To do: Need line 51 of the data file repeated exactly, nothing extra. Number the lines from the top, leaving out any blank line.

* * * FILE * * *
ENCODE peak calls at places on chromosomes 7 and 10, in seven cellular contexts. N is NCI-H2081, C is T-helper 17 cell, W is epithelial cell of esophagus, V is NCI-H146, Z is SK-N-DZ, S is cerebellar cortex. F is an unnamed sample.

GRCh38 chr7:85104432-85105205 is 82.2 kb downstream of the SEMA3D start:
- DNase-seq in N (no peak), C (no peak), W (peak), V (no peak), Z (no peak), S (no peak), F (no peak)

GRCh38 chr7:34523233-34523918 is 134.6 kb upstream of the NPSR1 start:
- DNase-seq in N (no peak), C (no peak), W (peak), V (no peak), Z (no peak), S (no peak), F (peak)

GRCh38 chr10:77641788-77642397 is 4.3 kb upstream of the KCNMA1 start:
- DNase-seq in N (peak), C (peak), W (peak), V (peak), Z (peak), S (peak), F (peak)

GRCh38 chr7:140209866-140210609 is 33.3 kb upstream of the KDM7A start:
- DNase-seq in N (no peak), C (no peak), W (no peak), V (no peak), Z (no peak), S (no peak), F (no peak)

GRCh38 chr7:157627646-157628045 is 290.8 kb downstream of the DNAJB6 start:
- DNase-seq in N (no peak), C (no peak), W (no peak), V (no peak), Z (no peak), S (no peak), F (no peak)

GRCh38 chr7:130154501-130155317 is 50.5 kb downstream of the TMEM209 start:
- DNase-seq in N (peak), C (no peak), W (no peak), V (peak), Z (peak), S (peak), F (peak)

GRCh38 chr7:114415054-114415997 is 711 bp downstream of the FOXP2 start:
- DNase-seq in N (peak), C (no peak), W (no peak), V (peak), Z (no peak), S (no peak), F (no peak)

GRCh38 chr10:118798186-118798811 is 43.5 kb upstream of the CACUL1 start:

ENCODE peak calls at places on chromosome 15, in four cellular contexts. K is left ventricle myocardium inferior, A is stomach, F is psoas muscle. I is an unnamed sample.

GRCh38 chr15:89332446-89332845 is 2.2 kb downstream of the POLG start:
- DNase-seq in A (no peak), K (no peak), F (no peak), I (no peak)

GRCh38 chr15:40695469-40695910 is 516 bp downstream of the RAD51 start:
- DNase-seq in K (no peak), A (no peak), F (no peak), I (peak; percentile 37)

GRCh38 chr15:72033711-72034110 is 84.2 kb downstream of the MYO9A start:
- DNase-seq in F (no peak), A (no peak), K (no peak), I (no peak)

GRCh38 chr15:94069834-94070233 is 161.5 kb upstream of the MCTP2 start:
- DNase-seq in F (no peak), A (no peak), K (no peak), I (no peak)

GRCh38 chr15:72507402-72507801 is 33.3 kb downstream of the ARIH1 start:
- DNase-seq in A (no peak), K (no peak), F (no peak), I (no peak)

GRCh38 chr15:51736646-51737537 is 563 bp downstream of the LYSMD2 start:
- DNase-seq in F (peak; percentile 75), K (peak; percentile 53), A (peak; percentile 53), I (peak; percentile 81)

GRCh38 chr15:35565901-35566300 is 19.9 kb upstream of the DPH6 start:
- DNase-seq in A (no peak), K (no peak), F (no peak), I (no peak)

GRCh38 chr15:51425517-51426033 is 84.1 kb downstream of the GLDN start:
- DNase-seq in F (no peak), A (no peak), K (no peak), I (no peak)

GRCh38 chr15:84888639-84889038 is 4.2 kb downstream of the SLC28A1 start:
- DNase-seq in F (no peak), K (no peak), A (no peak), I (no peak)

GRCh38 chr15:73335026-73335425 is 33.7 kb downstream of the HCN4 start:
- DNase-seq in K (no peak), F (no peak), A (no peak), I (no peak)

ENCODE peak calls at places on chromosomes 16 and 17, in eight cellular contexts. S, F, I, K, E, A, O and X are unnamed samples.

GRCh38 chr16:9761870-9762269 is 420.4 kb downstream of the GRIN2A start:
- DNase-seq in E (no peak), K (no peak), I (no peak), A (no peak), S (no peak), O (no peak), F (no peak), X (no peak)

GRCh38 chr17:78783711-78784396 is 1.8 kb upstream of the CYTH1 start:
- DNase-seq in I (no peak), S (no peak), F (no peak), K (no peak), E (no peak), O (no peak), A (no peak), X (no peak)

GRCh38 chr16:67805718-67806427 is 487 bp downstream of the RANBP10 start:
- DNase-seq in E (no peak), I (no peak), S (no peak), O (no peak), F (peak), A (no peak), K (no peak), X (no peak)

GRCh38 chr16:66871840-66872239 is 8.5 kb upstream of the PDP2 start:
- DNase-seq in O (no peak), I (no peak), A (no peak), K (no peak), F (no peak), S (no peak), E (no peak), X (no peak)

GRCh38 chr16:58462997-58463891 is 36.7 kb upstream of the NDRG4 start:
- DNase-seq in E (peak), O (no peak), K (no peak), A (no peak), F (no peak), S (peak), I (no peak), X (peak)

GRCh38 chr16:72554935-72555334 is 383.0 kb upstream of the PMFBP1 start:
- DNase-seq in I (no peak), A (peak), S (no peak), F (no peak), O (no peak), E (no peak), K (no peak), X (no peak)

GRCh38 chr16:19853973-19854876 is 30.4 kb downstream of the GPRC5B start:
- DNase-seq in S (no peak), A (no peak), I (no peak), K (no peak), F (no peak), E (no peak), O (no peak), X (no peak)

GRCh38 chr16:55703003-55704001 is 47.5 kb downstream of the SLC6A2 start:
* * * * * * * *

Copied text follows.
GRCh38 chr16:19853973-19854876 is 30.4 kb downstream of the GPRC5B start: